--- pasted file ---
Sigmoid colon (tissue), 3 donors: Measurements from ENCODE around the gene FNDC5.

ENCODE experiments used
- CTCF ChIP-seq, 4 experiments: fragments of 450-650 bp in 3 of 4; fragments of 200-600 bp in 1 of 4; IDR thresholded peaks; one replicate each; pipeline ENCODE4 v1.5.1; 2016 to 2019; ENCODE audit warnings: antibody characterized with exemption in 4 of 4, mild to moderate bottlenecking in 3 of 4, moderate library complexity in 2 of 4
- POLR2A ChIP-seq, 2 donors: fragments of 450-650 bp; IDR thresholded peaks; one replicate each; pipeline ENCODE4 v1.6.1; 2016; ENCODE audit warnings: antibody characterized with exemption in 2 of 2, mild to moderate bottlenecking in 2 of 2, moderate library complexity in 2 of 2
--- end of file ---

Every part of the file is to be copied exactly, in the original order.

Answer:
Sigmoid colon (tissue), 3 donors: Measurements from ENCODE around the gene FNDC5.

ENCODE experiments used
- CTCF ChIP-seq, 4 experiments: fragments of 450-650 bp in 3 of 4; fragments of 200-600 bp in 1 of 4; IDR thresholded peaks; one replicate each; pipeline ENCODE4 v1.5.1; 2016 to 2019; ENCODE audit warnings: antibody characterized with exemption in 4 of 4, mild to moderate bottlenecking in 3 of 4, moderate library complexity in 2 of 4
- POLR2A ChIP-seq, 2 donors: fragments of 450-650 bp; IDR thresholded peaks; one replicate each; pipeline ENCODE4 v1.6.1; 2016; ENCODE audit warnings: antibody characterized with exemption in 2 of 2, mild to moderate bottlenecking in 2 of 2, moderate library complexity in 2 of 2